Director: Jonathan Mostow
Writer: Jonathan Mostow, Sam Montgomery, and David Ayer
Cinematographer: Oliver Wood
Producer: Dino De Laurentiis and Martha De Laurentiis
by Jon Cvack
I’ve seen this movie more times than I can remember. It arrived amidst the WWII revival, as Saving Private Ryan kicked off the genre’s return, and films like Enemy At the Gates, Pearl Harbor, and When Trumpets Fade followed into the new millennium. It was ripped to pieces for its historical embellishment, with a former U-Boat Captain stating that the only thing this film and actual U-Boat histories have in common is that they both contain U-Boats. For the longest time I never really enjoyed it, thinking that by comparison to other WWII films it fell far short. I probably hadn’t seen it in over six or seven years since the last viewing, during which time Matthew McConaughey’s rose from Rom Com Stoner to a premiere talent. My perspective shifted, seeing McConaughey’s performance with fresh eyes as an energetic powerhouse, rather than a failed attempt by Hollywood’s Hottest. Perhaps it’s the endless crop of remake garbage that’s punching up these older films, as we realize perhaps, comparatively speaking, they weren’t all that bad; or perhaps their peers were so good, that the reverse equation made them play poorly.
One thing I love about revisiting films I grew up with is their ability to shift your focus. While before I imagined serving as the lowly private, forced to make decisions without fully grasping the implications, now I empathized with Lt. Andrew Tyler’s (McConaughey) struggle with getting overlooked for promotion. He wants to command his own ship, and his Commanding Officer Mike Dahlgren (Bill Paxton) doesn’t think he’s ready. Given that I’m around Tyler’s age, the disappointment struck home - I’ve been rejected from jobs, promotions, raises, film festivals; where it all looked good and then crashed and burned. It was strange how I never even recalled this subplot, which is as classic as it gets in that the young and upcoming prodigy fails to get the opportunity he’s been waiting for, then finding himself suddenly facing the responsibility when disaster strikes.
Dahlgren doesn’t think that Tyler’s ready to make the tough decisions a commander is responsible for; namely, the willingness to sacrifice lives when it’s for the greater good of the country or crew. As all of this is being discussed, they get word of a Top Secret mission, in which an American Submarine crew is to take over a German U-Boat in order to rescue the ailing crew which has a sophisticated encryption machine (as seen in the Medal of Honor video game series) that could turn the tides of war, if retrieved. The mission is led by the formidable Major Matthew Coonan, Navy Intelligence (James Gammon; who I just saw in Major League II, playing the most intimidating characters in both films). Tyler will act as Dahlgren’s 2nd in Command, leading the crew to the ship, where one of the lowly privates who speaks perfect German will help to work their way past the guards, kill the crew, and take the machine.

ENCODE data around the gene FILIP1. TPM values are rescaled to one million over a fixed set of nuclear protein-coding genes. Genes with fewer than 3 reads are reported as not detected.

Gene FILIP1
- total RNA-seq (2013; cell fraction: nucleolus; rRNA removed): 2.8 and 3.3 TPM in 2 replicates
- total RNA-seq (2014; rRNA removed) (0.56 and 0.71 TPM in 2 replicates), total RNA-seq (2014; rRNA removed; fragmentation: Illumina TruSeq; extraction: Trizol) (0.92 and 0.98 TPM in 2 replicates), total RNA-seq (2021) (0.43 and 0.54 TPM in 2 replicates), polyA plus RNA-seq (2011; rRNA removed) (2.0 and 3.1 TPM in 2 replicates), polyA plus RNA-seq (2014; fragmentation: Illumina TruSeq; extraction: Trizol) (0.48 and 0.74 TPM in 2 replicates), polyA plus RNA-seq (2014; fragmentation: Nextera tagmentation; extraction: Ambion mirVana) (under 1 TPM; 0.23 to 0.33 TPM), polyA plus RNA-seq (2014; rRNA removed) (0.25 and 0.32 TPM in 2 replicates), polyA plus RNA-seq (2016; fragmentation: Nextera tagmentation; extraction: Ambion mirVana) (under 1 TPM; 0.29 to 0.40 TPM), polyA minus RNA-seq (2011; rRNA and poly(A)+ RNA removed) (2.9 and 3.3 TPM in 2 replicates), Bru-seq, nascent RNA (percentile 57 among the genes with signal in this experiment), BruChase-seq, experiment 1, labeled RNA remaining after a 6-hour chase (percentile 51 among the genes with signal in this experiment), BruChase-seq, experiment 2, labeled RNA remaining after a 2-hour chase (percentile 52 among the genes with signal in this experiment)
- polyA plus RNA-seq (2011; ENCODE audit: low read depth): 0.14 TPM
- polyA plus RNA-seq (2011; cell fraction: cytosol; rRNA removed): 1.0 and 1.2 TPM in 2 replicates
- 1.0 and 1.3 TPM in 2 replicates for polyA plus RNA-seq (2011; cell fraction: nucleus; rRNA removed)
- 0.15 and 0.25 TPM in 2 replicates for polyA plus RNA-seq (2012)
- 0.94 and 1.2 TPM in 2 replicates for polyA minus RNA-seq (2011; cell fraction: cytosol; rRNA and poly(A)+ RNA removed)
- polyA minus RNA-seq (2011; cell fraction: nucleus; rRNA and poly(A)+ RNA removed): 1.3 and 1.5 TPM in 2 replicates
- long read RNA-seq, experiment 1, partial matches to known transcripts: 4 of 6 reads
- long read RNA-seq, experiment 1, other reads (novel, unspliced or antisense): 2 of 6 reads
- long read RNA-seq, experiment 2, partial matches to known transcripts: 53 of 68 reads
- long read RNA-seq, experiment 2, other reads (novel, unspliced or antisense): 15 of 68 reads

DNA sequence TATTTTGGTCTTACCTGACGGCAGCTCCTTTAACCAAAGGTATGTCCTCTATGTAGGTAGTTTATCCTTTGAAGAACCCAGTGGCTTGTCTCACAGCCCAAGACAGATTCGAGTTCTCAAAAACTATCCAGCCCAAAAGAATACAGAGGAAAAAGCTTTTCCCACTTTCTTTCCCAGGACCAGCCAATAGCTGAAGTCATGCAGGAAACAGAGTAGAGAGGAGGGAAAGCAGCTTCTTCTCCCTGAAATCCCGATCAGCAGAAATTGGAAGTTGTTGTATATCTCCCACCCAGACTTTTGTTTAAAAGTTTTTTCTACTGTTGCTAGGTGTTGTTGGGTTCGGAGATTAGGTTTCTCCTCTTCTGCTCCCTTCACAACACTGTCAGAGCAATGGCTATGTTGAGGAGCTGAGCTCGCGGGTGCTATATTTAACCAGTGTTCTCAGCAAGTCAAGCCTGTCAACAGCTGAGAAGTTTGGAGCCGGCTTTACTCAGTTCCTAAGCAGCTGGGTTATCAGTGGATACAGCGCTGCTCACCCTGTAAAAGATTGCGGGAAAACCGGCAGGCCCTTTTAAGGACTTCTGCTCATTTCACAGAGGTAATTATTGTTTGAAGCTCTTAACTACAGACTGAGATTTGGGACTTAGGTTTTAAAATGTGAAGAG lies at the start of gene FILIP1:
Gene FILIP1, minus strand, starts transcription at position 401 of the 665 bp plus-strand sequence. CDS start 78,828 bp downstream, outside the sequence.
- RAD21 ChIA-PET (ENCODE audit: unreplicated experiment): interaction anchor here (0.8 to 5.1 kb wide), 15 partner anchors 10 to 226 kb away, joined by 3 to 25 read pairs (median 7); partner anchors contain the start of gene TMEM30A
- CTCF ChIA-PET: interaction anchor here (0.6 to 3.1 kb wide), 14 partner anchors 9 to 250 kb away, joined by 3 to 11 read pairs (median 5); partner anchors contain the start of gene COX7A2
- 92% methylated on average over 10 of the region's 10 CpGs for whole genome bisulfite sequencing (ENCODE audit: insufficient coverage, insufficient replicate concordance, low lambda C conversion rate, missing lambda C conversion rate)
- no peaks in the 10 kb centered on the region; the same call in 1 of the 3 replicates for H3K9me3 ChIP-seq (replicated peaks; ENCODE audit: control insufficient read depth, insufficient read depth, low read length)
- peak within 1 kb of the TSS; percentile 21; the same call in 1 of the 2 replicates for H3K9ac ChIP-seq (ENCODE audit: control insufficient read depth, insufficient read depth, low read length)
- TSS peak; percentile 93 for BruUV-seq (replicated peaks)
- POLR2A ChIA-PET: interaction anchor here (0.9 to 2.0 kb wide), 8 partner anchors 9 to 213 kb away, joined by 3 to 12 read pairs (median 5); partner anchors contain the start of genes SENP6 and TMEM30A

Of course the mission goes wrong, as we’re left wondering why a Coonan thinks it’d be easier to train the entire submarine crew to engage in close quarters combat, rather than bringing aboard a small team of his own to execute the mission. They retrieve the encryption machine, but in the distance is a German Battleship that launches a torpedo toward the actual American U-Boat, killing most of the crew, including Dahlgren, who in a final farewell before sinking into the water, instructs Tyler to take charge, providing him with the coveted opportunity to command a ship.
Of course the mission goes wrong, as we’re left wondering why Coonan thinks it’d be easier to train the entire submarine crew to engage in close quarters combat, rather than bringing aboard a small team of his own to execute the mission. They retrieve the encryption machine, but in the distance is a German Battleship that launches a torpedo toward the actual American U-Boat, killing most of the crew, including Dahlgren, who in a final farewell before sinking into the water, instructs Tyler to take charge, providing him with the coveted opportunity to command a ship.
Continue on for Part 2...
BELOW: Strap on some headphones for a taste of some Oscar-winning sound design
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